Remembering the plot of a short story is no longer good enough in teacher Amy Lawson's fifth-grade classroom.
Today's students are being asked to think more critically. For example, what might a character say in an email to a friend?
"It's hard. But you can handle this," Lawson tells them.
Welcome to a classroom using the Common Core State Standards, one of the most politicized and misunderstood changes in education for students and their teachers in kindergarten through high school.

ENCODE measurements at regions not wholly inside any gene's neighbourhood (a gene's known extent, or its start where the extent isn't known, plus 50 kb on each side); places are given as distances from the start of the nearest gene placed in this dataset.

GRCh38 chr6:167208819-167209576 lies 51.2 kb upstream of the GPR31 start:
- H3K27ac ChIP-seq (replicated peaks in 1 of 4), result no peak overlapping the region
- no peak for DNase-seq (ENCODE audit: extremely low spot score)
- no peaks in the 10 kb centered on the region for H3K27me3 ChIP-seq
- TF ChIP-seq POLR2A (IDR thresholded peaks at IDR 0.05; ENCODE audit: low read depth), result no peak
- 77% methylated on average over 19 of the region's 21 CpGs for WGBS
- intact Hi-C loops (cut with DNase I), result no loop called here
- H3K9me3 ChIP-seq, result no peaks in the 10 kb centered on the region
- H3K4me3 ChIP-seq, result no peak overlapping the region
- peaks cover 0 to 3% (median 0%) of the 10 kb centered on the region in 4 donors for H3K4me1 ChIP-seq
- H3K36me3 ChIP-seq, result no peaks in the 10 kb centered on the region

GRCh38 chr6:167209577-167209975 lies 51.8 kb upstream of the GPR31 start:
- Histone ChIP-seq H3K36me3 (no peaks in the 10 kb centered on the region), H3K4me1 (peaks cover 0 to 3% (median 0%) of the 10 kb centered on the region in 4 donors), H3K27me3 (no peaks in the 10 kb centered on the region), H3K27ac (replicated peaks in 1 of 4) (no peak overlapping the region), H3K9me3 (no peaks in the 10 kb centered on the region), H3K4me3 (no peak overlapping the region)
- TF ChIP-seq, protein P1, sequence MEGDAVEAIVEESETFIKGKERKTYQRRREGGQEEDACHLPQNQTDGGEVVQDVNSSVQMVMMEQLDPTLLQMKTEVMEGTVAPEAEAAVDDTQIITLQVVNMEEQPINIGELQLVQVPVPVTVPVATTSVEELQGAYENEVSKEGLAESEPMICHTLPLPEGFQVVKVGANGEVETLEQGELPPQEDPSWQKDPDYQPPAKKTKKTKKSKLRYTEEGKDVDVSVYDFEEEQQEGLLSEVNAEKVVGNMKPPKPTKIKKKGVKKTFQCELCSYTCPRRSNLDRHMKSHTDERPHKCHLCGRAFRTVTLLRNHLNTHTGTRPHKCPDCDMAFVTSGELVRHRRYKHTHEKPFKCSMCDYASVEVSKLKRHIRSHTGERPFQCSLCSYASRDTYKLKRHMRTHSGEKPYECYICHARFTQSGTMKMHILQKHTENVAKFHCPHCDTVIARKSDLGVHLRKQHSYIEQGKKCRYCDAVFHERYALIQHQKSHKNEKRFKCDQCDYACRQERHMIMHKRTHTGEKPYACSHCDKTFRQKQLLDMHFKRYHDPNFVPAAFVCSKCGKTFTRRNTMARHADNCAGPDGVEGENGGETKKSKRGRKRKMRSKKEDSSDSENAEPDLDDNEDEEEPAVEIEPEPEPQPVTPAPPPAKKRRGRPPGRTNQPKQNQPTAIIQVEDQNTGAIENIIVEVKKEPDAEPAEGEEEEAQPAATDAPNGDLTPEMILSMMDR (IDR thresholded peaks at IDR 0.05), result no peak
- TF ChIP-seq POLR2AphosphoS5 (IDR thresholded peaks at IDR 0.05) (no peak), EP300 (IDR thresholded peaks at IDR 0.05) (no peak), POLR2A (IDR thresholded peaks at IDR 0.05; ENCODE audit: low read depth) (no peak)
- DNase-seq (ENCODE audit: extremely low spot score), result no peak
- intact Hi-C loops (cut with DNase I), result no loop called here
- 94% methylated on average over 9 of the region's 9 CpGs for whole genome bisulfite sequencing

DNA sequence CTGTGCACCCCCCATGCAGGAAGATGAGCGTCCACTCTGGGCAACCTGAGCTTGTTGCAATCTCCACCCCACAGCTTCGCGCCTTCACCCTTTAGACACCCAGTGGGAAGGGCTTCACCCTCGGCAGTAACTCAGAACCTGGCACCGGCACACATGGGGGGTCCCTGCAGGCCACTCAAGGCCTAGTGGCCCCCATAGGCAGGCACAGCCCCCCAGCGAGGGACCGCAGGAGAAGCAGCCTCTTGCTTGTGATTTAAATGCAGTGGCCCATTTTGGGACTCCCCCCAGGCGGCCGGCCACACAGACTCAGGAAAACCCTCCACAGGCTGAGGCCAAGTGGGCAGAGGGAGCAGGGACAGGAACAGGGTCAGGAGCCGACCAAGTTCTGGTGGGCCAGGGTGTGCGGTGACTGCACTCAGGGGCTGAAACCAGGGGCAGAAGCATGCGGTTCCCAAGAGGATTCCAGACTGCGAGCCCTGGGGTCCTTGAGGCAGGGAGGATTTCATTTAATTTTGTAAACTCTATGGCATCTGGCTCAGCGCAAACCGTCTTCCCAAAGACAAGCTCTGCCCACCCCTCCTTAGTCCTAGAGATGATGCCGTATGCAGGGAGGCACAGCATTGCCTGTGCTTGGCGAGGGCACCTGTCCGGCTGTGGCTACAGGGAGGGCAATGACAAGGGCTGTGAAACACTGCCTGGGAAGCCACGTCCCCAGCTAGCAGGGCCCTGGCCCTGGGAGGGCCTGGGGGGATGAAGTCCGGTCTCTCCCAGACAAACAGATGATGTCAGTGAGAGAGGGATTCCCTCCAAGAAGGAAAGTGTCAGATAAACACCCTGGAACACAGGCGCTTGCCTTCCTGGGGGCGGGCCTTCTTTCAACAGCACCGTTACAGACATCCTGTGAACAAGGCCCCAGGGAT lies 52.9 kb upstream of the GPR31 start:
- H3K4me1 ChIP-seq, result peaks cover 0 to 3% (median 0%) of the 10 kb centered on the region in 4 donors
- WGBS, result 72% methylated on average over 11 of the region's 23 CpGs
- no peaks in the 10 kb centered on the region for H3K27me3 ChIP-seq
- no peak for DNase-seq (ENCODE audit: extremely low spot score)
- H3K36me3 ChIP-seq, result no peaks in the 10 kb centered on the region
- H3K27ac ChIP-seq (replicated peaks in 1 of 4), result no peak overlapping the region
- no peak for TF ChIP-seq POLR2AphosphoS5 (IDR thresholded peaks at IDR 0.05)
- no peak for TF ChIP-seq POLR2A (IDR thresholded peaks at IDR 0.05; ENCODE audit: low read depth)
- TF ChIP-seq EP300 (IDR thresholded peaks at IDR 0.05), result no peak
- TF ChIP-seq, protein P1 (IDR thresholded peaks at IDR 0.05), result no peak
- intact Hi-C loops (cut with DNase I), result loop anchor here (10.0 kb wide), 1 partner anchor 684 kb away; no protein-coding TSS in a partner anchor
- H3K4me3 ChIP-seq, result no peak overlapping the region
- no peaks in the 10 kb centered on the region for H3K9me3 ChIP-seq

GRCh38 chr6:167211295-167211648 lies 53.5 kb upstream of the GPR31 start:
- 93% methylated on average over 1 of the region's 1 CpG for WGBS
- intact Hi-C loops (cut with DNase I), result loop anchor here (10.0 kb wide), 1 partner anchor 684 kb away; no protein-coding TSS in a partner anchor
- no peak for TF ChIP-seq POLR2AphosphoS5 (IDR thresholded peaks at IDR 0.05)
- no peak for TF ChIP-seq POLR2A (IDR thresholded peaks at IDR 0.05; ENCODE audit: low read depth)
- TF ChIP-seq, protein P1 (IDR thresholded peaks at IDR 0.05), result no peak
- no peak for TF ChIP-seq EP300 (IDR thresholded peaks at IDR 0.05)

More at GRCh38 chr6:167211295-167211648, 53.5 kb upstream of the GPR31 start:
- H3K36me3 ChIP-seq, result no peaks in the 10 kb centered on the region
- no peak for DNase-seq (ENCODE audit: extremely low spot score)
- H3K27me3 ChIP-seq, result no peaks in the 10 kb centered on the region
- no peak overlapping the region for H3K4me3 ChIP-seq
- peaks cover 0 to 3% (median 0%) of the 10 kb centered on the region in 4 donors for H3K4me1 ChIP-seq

In 45 states and the District of Columbia, Lawson and other teachers are starting to use the standards to guide what skills students learn and when.
To hear the standards' critics — mainly tea party-aligned conservatives, but also some parents and teachers — tell it, there are few things more dangerous happening in the country.
But in this fast-growing community in northern Delaware, it's just another day in the classroom.